Does the idea of stepping out your back door and harvesting some greens for your salad, some scallions to snip on your stir-fry and a few strawberries for dessert send your heart racing?

But then, does your heart sink when you realize you lack a big garden plot with room for long rows of carrots and lettuce and berries?

Go ahead, take heart. Even without a big plot, there are many options for gardeners. That’s what this column is all about. You can call it “edible landscaping” or “foodscaping.”

No matter where you live, be it condo or single-family home, you probably can grow some food. We just need to think of gardening in a whole new way. Of course, there’s gardening in pots, which Master Gardeners has written about in this newspaper, but where and how might you grow some food for your family? And why should you?

We know growing your own ensures that you know how it was grown, lets you incorporate more fresh foods in your family’s diet, and gives you a chance to explore the wide variety of edible plants.

Let’s explore the possibilities.

Do you have flowerbeds? Take a cue from Phyllis, one of our Master Gardeners. She asks: Who decides which plants are beautiful and which are unattractive? Why are hostas and coleus considered beautiful, but kale and lettuce are not? Why not incorporate these edibles in your flower garden beds. And put a trellis at the back and grow some runner beans. Be sure to consider Painted Lady, which have red and white blooms; Scarlet Runner, with red blooms; and Sunset with peach/coral blooms. Phyllis says: “How lovely they will be and will feed your family as well.”

Another Master Gardener, Joan, plans to incorporate a colorful Swiss chard called Bright Lights into her garden beds this spring. It is so beautiful and when picked tender is an enjoyable way to get your “greens.”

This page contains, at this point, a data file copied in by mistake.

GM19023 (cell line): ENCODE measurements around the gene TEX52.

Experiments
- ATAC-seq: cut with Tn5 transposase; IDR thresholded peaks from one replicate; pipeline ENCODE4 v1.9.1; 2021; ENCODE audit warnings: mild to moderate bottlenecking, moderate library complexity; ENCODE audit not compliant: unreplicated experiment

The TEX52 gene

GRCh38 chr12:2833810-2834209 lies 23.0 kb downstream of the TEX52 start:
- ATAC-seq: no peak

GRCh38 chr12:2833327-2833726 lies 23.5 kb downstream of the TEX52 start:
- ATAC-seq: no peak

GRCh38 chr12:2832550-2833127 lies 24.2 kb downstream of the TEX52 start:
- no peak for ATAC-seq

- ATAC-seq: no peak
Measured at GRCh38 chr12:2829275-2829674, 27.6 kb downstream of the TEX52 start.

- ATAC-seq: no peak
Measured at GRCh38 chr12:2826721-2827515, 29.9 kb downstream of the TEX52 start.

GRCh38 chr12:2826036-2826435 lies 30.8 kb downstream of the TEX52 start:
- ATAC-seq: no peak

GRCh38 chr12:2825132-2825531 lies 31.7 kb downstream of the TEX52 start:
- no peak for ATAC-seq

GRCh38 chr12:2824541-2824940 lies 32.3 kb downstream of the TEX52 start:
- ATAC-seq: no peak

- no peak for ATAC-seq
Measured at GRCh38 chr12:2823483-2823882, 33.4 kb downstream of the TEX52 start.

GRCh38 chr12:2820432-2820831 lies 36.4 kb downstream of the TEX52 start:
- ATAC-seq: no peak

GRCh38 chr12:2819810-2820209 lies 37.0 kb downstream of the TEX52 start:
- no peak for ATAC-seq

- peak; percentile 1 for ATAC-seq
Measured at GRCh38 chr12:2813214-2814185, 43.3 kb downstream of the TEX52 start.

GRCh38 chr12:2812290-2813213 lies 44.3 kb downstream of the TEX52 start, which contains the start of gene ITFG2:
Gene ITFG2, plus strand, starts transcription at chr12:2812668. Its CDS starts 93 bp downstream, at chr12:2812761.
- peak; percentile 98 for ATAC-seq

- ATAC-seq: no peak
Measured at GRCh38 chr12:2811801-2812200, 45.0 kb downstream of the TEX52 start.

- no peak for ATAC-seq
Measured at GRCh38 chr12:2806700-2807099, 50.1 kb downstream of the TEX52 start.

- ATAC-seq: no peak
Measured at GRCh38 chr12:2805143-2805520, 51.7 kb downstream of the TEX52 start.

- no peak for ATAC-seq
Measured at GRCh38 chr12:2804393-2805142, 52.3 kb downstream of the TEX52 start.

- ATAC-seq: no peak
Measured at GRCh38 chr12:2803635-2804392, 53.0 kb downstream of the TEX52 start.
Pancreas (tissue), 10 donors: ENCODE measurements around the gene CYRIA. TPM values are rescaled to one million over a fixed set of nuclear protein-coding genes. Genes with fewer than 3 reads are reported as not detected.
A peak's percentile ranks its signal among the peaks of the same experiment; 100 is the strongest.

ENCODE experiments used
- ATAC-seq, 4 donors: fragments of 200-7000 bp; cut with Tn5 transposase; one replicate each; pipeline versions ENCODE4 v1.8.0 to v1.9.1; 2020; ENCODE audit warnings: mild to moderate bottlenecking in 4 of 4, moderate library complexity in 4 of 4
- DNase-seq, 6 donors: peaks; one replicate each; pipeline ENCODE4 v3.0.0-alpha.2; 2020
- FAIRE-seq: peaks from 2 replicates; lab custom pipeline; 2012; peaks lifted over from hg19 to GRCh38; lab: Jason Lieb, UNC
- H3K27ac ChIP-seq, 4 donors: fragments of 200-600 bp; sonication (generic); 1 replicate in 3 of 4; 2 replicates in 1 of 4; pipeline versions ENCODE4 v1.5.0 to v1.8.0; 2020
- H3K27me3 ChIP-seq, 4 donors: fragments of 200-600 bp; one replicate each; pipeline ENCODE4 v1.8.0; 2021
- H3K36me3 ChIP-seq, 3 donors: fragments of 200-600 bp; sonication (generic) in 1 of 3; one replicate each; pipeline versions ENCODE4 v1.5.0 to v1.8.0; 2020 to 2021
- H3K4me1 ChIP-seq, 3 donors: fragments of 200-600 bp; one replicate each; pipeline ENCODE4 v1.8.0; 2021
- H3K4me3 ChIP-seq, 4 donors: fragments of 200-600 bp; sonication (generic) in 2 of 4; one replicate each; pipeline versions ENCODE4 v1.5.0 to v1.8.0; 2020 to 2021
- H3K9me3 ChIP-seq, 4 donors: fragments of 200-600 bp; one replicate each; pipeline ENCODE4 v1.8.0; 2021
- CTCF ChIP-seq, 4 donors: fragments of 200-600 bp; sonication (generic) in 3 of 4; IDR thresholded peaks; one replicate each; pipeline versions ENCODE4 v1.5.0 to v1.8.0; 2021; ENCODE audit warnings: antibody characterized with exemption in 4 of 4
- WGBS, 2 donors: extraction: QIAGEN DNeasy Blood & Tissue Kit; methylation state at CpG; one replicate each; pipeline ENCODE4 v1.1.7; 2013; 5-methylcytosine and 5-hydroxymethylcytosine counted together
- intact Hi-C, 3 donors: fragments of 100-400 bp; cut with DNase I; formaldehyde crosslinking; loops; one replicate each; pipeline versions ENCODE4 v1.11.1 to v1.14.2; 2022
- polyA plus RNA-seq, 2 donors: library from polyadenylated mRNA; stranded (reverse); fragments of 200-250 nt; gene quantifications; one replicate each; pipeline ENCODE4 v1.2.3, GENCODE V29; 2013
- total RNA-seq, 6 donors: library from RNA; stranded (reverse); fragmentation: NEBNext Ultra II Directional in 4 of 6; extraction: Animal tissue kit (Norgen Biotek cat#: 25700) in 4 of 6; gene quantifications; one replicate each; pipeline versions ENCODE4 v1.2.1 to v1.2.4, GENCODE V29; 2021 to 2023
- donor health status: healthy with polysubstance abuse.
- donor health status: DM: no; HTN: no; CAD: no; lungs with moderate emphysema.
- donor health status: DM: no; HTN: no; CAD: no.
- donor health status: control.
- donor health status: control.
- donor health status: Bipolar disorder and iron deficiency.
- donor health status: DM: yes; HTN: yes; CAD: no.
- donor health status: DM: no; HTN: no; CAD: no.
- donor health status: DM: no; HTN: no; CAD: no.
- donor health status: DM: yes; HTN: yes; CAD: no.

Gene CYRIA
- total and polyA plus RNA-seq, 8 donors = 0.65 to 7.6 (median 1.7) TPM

The tops of carrots will match any other fern-type foliage, so be sure to include them in your flower bed, and chives, too, with their pink blooms or its cousin, garlic chives, which have beautiful white flowers. The chives are perennials and will come back year after year. What are you using for ground cover? There are nice sedums, but Diana uses strawberries. They provide food, are beautiful and keep the weeds down. Is there a fence along your property? That’s a great spot to grow some raspberries as they can be tied to the fence and it will make it easy to harvest them.

What is the law for using the parking strips in your town? Explore this. If it is allowed, what a spot to grow some sprawling pumpkins or squash, which will get you acquainted with your neighbors. Encourage them to join you in your gardening endeavor.  

There are so many dwarf fruit trees that will fit into a small yard and provide beauty with their spring blooms and fruit for your table. Make this the spring you decide to plant some.

These books are available at our Yakima Valley Libraries: “Foodscaping” by Charlie Nardozzi, “Edible Landscaping” by Michael Judd and “The Foodscape Revolution” by Brie Arthur. All are easy reading with great photos. More information is available online. Simply keyword “edible landscaping” or “foodscaping.”

Lastly, from member Pat:  “If it’s not edible, why bother?”

WSU Extension Master Gardener Program is an organization of trained volunteers dedicated to horticulture and community service. The Master Gardener Walk-In Diagnostic Clinic operates from 9 a.m. to noon and 1-4 p.m. Mondays, Wednesdays and Fridays. Direct questions about gardening, landscaping or this program to the Master Gardener Clinic at 509-574-1604, or leave samples for identification at the WSU Extension office. Leave a message with your name, phone number, email address and the nature of your problem or question. You can also email your questions to and include pictures if you have them. A member of the Master Gardener Clinic team will check voicemails and emails, and reply as soon as possible. The WSU Extension office is at 2403 S. 18th St., Suite 100, in Union Gap. Call 509-574-1600. New volunteers are welcome.